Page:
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Automated Logistics Processing of GIS Data for Agricultural Harvest Equipment

Published by the American Society of Agricultural and Biological Engineers, St. Joseph, Michigan

Citation:  Paper number  131596410,  2013 Kansas City, Missouri, July 21 - July 24, 2013. (doi: @2013
Authors:   Jeff C Askey, Matthew Darr, Keith Webster, Benjamin Covington, Jeremy Brue
Keywords:   GIS, CAN, Data Logistics, Efficiencies, Productivity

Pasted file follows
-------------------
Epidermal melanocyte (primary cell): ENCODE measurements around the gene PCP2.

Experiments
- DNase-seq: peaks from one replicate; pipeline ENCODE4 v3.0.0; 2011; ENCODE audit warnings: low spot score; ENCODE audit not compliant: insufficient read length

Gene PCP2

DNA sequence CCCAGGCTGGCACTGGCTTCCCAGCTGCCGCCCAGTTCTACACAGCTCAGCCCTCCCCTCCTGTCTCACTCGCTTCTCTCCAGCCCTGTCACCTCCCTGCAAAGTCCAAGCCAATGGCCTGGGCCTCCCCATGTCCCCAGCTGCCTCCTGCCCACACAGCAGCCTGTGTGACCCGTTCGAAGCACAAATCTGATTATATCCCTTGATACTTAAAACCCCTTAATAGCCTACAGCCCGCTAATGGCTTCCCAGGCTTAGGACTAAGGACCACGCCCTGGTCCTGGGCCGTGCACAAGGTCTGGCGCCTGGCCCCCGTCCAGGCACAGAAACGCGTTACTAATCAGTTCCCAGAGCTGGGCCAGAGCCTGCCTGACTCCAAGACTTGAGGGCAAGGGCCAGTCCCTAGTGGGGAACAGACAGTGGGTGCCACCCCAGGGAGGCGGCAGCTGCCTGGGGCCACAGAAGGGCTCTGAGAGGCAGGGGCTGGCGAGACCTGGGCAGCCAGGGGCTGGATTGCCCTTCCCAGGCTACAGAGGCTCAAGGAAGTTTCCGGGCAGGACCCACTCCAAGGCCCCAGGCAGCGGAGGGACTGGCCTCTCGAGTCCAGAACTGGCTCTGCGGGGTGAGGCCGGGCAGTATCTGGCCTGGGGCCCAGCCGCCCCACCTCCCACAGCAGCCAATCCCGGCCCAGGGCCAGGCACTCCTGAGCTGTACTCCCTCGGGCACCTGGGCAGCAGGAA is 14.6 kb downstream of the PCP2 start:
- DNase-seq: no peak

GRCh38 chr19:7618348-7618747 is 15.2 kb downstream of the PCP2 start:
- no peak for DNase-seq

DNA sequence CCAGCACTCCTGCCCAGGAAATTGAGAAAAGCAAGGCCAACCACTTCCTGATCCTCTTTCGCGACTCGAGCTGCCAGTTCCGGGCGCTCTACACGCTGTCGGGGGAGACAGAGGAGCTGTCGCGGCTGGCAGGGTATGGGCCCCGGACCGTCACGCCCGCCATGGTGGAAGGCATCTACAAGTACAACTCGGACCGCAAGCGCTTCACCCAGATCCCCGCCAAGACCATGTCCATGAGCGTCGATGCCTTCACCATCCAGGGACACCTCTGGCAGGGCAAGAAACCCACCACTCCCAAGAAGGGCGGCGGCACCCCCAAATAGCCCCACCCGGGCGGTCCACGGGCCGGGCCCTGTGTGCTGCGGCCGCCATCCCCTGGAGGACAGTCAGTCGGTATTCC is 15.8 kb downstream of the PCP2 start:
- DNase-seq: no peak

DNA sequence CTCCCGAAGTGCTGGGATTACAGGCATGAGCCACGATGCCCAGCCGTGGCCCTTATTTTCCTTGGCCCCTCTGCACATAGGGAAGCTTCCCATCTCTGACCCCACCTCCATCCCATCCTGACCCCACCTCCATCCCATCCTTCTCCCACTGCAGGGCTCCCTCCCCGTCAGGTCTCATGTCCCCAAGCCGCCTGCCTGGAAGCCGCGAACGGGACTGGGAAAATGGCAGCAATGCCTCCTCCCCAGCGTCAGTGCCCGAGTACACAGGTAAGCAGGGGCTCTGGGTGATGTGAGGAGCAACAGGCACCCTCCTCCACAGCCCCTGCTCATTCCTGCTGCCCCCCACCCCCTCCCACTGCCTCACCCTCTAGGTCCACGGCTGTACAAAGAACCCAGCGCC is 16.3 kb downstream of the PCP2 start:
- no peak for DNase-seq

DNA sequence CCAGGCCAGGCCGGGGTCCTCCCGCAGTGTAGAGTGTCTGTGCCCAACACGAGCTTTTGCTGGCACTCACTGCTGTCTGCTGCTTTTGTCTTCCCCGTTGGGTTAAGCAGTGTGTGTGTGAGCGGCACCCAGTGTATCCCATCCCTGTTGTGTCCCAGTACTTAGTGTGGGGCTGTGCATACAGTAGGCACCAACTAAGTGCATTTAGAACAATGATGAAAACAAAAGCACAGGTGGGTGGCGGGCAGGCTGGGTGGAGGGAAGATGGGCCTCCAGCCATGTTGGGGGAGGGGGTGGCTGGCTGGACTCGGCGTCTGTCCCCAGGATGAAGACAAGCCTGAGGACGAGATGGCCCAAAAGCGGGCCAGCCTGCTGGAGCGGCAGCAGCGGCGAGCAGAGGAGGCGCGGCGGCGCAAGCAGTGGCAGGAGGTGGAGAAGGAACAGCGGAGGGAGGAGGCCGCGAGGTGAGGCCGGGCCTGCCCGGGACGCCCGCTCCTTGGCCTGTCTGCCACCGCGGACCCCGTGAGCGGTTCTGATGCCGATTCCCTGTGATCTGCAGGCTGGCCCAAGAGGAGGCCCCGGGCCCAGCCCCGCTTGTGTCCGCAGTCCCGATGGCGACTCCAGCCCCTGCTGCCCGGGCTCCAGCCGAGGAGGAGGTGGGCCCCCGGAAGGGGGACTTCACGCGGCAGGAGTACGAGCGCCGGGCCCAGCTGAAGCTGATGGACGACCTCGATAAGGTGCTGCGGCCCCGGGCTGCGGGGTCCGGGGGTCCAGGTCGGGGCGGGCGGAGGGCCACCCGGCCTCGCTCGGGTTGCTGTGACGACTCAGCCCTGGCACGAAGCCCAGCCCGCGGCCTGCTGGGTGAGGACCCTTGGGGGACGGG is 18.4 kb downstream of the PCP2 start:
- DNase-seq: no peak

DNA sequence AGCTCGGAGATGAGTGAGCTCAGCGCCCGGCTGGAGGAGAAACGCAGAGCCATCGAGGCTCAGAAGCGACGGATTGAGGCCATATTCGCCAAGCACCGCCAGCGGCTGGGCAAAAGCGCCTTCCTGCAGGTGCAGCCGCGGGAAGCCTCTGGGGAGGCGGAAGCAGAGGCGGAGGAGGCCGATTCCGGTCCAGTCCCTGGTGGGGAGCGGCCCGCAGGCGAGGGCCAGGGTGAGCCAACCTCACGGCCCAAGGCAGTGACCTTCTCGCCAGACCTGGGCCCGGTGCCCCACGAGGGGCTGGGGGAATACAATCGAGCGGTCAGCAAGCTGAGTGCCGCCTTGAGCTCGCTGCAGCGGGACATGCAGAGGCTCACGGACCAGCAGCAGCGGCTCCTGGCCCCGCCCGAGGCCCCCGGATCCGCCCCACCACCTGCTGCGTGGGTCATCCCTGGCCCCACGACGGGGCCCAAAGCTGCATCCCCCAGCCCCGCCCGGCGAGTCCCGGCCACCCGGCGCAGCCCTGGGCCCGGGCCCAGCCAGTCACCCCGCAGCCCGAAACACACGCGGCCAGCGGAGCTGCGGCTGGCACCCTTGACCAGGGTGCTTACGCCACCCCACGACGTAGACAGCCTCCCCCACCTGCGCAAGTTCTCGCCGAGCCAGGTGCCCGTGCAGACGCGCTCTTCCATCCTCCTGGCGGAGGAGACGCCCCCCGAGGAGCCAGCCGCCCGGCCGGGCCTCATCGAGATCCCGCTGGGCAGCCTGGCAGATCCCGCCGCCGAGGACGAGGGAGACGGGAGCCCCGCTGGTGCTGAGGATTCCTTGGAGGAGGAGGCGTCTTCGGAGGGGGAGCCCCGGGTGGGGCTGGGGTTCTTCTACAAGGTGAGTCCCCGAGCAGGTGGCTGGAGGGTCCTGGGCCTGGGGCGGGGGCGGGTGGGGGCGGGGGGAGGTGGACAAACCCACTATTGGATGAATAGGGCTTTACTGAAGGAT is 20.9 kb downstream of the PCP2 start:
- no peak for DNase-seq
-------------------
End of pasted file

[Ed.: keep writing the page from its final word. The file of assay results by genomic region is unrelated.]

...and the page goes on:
Abstract. Technological advancements have significantly eased the communication and control of today’s agricultural equipment. All machine functions communicate and are controlled through the vehicles controller-area network (CAN) bus. By accessing the CAN bus on a machine it is possible to capture an enormous amount of data that can unlock knowledge about its performances. Collecting and properly analyzing this data, allows gathering information that is useful for better management of machines, which leads to enhanced machine efficiencies and increased productivity. The main objective of this study was to automate the processing of the Geographic Information System (GIS) data collected through CAN bus systems. GIS data allows for specific machinery parameters to be linked to a specific GPS (Global Positioning System) location. The GIS data can then be sorted and mapped spatially on a per field basis, allowing for each field to be processed and analyzed separately. Processing this data using specifically defined metrics allows the data points to be sorted into discrete machine categories, such as “Active” and “Idle”. Considering the amount of time required to perform such operations manually, this study will automate the logistics processing of GIS data, to reduce turnaround time from raw data to final results. Machine data was obtained during a large production harvest of stover during the fall of 2012. A logical approach of filtering and comparing data, through programming, will allow instances to be automatically accounted. These instances will then be compared in order to achieve the desired results, such as efficiencies and productivities of farm machineries. These instant performance metrics will drive overall supply chain evaluation of key indicators including productivity and efficiency.

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